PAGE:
Yours has a 60s not 70s case from what I can see.

It could be the mute was removed and the holes plugged. If your paint is opaque one can't see the plugs. If someone could cut those F holes with such decent competence they could have had the skill to plug the mute holes. If you can't see the work through the paint you'll be able to see it from the inside.

Also someone put the strap button type knobs on the tip of the tone and pick up selector switches.

Your Bigsby looks vintage from what I can see.

No reason why it shouldn't be a great guitar as you say. My 65 6120 (Nashville) is more a 70s casualty more messed up than any cosmetically and it's just a great instrument. I can really do a lot with it in the studio and live.

25

Can you also add a pic of the back of the headstock showing the serial number? You quoted the number but I should have been able to see it in the photo where you are holding up the back of the guitar.

Cutting F holes is not common. I think in 10 odd years I've been on this forum maybe 2 times tops have I ever seen.

Your pickguard looks mismatched to your bridge pickup. If yours is January 67 then if you pop the pins holding the headstock plaque you might see a horse shoe under there.

The knobs on yours are pre 1968 so yours ought to have had a mute system if those knobs are original. You say there is access to the inside from the back. This suggests strongly the mute was there and you mention what may well be the remnants of the system in your initial post.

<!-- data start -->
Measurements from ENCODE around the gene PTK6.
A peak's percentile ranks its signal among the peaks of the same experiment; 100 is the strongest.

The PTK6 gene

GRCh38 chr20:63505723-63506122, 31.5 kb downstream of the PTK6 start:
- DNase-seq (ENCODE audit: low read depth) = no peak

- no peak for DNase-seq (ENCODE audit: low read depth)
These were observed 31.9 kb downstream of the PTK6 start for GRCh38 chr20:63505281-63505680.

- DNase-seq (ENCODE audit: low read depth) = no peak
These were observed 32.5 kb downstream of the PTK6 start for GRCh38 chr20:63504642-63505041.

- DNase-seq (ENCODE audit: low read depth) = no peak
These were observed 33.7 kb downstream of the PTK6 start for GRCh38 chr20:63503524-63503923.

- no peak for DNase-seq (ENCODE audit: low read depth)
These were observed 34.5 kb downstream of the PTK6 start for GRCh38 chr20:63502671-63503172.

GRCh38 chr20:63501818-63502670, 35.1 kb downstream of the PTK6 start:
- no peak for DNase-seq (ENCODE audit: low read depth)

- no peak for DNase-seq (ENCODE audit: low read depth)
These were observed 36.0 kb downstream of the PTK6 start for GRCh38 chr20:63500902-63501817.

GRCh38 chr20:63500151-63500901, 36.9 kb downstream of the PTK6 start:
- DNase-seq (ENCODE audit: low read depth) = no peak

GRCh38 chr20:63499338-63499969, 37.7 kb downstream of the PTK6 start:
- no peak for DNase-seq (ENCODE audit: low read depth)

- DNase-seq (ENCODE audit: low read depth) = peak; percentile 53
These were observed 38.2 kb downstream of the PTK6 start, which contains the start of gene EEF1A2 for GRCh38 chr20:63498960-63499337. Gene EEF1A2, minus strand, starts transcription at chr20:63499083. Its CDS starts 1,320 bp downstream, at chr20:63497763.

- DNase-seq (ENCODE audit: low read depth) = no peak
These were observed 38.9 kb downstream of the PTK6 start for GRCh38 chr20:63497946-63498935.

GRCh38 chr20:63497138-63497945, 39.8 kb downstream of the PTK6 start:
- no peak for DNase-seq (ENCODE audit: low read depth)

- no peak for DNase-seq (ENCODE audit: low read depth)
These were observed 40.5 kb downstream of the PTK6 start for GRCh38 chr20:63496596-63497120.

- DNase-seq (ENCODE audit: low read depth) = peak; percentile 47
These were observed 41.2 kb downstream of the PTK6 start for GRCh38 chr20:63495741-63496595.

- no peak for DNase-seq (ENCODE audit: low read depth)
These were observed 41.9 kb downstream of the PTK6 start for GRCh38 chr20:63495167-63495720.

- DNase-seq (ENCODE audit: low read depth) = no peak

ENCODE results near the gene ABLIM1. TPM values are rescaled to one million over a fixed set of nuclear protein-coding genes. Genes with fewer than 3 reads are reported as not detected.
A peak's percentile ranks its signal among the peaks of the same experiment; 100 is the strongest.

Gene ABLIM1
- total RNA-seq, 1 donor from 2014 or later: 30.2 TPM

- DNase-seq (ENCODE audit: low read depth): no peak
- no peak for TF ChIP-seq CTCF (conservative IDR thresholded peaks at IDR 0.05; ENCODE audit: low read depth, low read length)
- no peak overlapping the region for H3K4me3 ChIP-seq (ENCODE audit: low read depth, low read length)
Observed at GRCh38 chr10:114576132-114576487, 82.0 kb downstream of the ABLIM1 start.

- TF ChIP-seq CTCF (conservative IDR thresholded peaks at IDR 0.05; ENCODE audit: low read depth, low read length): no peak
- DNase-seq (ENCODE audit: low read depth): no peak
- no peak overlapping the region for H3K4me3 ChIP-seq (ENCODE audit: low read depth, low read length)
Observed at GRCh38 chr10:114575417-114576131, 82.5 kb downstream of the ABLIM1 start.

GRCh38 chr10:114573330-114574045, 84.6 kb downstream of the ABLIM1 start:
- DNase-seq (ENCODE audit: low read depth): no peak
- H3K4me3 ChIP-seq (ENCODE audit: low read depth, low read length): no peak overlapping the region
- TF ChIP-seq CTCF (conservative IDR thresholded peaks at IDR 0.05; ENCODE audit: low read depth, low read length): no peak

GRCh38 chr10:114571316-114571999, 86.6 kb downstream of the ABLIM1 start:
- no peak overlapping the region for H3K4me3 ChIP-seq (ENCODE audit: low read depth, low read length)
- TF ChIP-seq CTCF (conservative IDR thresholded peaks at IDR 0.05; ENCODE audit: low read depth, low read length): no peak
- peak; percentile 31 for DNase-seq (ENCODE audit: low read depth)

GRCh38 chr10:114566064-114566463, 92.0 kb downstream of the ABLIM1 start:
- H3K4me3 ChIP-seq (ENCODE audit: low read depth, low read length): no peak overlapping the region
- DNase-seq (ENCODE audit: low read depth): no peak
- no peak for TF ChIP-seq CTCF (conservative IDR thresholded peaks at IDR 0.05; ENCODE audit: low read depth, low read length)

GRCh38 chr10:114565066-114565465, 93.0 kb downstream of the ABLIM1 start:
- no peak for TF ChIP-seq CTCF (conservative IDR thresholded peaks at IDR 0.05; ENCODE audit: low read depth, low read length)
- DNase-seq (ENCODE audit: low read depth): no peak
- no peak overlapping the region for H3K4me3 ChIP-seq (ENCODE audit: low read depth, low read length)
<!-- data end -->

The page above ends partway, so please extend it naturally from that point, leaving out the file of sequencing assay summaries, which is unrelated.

Yours has a 60s not 70s case from what I can see.

It could be the mute was removed and the holes plugged. If your paint is opaque one can't see the plugs. If someone could cut those F holes with such decent competence they could have had the skill to plug the mute holes. If you can't see the work through the paint you'll be able to see it from the inside.

Also someone put the strap button type knobs on the tip of the tone and pick up selector switches.

Your Bigsby looks vintage from what I can see.

No reason why it shouldn't be a great guitar as you say. My 65 6120 (Nashville) is more a 70s casualty more messed up than any cosmetically and it's just a great instrument. I can really do a lot with it in the studio and live.

– knavel

Thank you. Yes, there is a patch visible from interior that corresponds to a missing switch or button on the face. The unit was obviously re-laquered or finished, and there is overspray on the interior. The headstock number is visible in the picture, but it's also a bit fuzzy on the back due to the likely refinishing of the neck. In any case, I believe you've helped me to identify this as an energetically modified 1967 'player'. Feel free to add any other comments. Pictures attached.